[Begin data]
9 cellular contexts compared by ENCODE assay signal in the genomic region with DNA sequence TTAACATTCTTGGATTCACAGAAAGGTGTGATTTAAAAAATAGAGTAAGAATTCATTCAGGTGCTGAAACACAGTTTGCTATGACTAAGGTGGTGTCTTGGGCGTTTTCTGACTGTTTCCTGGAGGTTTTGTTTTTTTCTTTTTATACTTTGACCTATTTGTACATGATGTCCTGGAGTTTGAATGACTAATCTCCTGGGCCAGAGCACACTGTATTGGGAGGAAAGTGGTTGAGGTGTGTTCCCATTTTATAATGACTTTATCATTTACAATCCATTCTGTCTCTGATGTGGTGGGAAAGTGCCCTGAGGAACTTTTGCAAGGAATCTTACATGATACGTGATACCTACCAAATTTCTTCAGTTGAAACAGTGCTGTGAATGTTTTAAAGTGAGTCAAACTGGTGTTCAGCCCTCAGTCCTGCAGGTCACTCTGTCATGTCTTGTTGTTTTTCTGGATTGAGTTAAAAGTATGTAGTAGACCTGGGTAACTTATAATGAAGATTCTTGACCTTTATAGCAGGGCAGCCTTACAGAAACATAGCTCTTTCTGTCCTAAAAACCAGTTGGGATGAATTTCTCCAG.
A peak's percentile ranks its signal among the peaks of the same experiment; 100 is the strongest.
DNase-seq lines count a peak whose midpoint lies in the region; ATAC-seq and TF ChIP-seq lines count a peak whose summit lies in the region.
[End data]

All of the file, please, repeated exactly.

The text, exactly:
9 cellular contexts compared by ENCODE assay signal in the genomic region with DNA sequence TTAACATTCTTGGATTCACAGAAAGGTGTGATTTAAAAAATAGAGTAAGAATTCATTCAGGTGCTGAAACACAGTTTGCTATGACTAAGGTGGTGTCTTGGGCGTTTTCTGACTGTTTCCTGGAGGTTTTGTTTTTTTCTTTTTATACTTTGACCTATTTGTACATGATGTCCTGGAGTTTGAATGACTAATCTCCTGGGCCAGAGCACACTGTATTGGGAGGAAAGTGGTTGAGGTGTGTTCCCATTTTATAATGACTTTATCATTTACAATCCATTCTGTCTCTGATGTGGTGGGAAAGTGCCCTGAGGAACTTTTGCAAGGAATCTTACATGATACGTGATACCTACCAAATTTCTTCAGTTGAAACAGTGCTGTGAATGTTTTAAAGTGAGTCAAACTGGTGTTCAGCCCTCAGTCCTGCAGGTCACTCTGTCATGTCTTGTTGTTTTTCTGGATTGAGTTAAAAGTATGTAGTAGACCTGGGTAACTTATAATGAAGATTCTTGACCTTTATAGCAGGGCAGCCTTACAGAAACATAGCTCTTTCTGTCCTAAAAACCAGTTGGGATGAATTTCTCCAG.
A peak's percentile ranks its signal among the peaks of the same experiment; 100 is the strongest.
DNase-seq lines count a peak whose midpoint lies in the region; ATAC-seq and TF ChIP-seq lines count a peak whose summit lies in the region.